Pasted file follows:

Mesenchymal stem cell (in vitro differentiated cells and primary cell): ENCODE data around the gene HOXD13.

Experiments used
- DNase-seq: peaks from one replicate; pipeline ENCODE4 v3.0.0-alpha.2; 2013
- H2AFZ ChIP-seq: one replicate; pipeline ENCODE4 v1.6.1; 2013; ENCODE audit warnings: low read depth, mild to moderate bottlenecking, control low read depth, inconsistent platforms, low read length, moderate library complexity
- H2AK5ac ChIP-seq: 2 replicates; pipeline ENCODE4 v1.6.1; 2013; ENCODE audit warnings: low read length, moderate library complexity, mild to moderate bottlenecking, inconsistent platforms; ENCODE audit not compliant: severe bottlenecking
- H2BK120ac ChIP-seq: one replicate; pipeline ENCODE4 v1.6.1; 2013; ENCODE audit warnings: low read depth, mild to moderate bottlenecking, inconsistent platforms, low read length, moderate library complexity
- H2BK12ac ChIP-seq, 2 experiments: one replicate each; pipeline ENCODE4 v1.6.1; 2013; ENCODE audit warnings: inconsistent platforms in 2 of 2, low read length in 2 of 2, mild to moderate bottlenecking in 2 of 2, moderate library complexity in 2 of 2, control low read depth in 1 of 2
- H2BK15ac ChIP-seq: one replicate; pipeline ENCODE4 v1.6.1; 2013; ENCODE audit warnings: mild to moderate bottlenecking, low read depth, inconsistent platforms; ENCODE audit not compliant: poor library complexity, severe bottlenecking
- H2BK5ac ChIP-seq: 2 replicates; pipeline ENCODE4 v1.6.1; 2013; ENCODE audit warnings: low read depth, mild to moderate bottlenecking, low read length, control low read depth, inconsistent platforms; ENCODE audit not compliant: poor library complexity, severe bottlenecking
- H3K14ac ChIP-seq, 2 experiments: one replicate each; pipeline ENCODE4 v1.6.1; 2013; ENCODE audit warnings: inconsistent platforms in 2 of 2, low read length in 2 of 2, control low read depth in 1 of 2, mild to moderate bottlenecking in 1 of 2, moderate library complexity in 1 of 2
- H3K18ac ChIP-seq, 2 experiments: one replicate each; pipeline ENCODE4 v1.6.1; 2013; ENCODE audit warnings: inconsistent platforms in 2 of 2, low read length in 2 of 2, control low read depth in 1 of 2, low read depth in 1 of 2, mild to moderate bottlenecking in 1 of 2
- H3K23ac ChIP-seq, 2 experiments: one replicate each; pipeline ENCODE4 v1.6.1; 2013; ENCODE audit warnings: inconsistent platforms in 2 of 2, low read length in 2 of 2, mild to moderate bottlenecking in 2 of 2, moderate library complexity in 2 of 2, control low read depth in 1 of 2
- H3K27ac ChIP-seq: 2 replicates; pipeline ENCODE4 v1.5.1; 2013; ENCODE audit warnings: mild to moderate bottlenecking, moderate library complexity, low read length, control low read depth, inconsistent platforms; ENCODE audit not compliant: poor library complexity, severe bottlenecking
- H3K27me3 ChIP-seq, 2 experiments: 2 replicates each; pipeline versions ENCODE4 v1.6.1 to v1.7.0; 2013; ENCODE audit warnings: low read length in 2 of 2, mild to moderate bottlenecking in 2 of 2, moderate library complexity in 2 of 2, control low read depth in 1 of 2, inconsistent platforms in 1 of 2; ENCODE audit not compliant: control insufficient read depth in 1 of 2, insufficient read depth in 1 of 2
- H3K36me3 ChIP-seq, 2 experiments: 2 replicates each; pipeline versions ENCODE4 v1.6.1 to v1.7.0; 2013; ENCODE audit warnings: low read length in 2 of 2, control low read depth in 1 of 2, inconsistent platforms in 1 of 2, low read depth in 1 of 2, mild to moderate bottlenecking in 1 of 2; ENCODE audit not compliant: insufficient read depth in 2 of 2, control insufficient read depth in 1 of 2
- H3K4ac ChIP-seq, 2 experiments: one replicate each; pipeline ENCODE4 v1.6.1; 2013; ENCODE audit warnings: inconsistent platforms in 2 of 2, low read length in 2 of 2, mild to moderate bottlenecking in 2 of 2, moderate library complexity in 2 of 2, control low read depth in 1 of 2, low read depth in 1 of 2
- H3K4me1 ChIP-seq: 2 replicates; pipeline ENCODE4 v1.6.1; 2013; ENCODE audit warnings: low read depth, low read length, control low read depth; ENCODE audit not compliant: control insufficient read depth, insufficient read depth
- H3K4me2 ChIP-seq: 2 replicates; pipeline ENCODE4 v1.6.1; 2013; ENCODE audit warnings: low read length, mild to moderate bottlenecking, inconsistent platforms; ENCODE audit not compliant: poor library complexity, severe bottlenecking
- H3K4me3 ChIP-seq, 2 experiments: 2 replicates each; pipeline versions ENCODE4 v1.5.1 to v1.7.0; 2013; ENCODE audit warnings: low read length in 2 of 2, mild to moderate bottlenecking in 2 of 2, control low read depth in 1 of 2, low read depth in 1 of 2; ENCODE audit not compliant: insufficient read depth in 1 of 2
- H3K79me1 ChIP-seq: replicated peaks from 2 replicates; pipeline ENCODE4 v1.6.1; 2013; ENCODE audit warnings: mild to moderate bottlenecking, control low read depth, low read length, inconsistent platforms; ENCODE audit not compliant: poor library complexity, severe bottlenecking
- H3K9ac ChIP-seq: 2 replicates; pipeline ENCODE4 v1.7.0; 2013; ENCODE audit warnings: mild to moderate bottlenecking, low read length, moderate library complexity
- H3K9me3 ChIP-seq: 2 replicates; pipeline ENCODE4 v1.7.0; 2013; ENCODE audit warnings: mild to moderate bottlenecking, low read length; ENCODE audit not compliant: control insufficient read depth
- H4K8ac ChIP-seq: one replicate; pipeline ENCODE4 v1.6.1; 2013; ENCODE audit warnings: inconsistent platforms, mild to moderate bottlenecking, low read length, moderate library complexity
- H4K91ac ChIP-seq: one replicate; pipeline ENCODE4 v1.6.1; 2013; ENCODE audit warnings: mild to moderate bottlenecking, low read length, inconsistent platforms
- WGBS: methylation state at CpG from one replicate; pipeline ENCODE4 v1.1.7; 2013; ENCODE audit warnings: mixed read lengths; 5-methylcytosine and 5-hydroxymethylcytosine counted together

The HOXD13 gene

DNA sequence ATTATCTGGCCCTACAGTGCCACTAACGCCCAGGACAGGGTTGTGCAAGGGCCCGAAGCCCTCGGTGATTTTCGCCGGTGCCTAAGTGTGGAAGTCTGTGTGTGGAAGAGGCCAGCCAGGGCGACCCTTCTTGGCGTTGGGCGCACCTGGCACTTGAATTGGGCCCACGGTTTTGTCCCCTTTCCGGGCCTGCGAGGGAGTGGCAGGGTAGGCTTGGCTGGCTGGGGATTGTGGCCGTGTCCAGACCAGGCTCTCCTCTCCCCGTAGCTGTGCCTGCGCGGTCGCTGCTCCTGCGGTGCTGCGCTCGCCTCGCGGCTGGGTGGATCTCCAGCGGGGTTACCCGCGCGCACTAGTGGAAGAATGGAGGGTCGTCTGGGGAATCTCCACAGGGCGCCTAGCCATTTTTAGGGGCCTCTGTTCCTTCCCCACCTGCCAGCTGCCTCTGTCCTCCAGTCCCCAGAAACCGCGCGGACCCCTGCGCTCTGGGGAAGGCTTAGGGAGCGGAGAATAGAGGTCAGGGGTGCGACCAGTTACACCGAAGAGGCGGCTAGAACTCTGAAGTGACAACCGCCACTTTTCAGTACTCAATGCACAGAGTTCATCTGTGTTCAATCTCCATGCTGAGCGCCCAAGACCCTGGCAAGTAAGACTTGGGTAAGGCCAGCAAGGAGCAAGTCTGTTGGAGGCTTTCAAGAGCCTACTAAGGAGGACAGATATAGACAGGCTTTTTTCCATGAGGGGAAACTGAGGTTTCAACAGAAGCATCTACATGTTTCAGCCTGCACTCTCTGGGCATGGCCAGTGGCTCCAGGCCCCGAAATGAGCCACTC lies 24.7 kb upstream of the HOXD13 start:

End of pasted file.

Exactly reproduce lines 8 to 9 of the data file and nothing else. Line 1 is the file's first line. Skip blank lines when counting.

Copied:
- H2BK15ac ChIP-seq: one replicate; pipeline ENCODE4 v1.6.1; 2013; ENCODE audit warnings: mild to moderate bottlenecking, low read depth, inconsistent platforms; ENCODE audit not compliant: poor library complexity, severe bottlenecking
- H2BK5ac ChIP-seq: 2 replicates; pipeline ENCODE4 v1.6.1; 2013; ENCODE audit warnings: low read depth, mild to moderate bottlenecking, low read length, control low read depth, inconsistent platforms; ENCODE audit not compliant: poor library complexity, severe bottlenecking